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Sep 2, 2019

A method to simulate strongly correlated phases of quantum gauge theories

Posted by in categories: mathematics, particle physics, quantum physics

Quantum gauge theories are mathematical constructs that are typically used by physicists to describe subatomic particles, their associated wave fields and the interactions between them. The dynamics outlined by these theories are difficult to compute, yet effectively emulating them in the lab could lead to valuable new insight and discoveries.

In a recent study, a team of researchers at ETH Zurich’s Institute for Quantum Electronics successfully implemented a fundamental ingredient for the simulation of quantum gauge theories in a laboratory experiment. Their hope is that by simulating in a highly controlled environment, they will gather interesting observations and broaden their understanding of many-body systems (i.e., systems with many particles that interact with each other).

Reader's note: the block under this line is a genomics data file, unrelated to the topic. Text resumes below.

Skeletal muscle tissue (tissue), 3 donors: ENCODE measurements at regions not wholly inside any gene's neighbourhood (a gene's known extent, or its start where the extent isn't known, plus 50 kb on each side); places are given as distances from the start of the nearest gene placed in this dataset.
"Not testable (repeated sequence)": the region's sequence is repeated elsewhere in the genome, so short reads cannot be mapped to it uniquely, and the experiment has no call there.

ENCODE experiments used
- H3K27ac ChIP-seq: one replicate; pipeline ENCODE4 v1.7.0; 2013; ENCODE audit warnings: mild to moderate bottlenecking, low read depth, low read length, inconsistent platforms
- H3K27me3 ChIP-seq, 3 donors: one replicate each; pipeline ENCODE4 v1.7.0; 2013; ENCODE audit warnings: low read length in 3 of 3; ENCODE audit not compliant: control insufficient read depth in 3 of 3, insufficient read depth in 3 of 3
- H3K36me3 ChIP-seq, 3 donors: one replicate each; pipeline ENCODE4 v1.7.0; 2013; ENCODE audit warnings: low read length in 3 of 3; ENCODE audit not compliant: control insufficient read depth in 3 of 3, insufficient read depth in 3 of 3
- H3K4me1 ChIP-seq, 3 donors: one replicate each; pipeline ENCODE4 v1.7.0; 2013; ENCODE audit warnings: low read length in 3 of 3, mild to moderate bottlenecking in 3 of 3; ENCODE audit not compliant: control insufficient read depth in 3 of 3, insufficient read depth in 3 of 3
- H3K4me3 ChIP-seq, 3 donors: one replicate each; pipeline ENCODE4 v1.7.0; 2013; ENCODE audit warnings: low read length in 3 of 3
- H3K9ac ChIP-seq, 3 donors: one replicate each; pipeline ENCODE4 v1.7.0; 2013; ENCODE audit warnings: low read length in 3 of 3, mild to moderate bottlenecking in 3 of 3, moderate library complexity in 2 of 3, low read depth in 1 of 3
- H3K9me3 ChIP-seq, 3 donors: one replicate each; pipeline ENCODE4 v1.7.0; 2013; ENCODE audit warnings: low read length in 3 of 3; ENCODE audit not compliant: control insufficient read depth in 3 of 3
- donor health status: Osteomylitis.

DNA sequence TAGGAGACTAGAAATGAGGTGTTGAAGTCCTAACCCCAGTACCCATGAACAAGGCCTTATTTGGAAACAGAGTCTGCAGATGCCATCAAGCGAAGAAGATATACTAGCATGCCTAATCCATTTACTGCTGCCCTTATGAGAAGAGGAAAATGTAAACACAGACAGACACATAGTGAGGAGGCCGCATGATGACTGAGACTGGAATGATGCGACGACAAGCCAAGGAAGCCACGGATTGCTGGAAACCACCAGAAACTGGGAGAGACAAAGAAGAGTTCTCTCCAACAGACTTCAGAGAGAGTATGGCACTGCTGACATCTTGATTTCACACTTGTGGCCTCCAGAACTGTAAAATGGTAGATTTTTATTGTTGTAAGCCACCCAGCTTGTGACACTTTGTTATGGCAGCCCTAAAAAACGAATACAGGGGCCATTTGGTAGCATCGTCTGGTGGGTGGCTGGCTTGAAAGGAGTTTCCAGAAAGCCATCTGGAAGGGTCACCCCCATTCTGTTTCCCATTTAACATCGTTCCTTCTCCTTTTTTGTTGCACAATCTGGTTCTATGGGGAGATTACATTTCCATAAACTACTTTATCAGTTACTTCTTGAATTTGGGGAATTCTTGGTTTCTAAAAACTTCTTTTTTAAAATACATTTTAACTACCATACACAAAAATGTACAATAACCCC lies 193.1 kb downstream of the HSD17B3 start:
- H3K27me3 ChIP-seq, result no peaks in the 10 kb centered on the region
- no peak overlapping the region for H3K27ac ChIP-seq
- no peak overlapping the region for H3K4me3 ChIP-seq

“Usually, our work is inspired by phenomena in solid state physics such as strongly correlated phases of electrons in complex materials,” Tilman Esslinger, one of the researchers who carried out the study, told Phys.org. “In our current work, however, we wanted to extend the scope of our experimental platform (i.e., in optical lattices) in order to investigate a new set of phenomena occurring in high-energy and condensed matter physics. The objective was to demonstrate that it is possible to engineer gauge fields in our setup that are dynamical quantum degrees of freedom due to their coupling to a matter field.”

Sep 2, 2019

A new alphabet to write and read quantum messages with very fast particles

Posted by in categories: particle physics, quantum physics

Quantum information relies on the possibility of writing messages in a quantum particle and reading them out in a reliable way. If, however, the particle is relativistic, meaning that it moves with velocities close to the speed of light, it is impossible for standard techniques to decode the message unambiguously, and the communication therefore fails.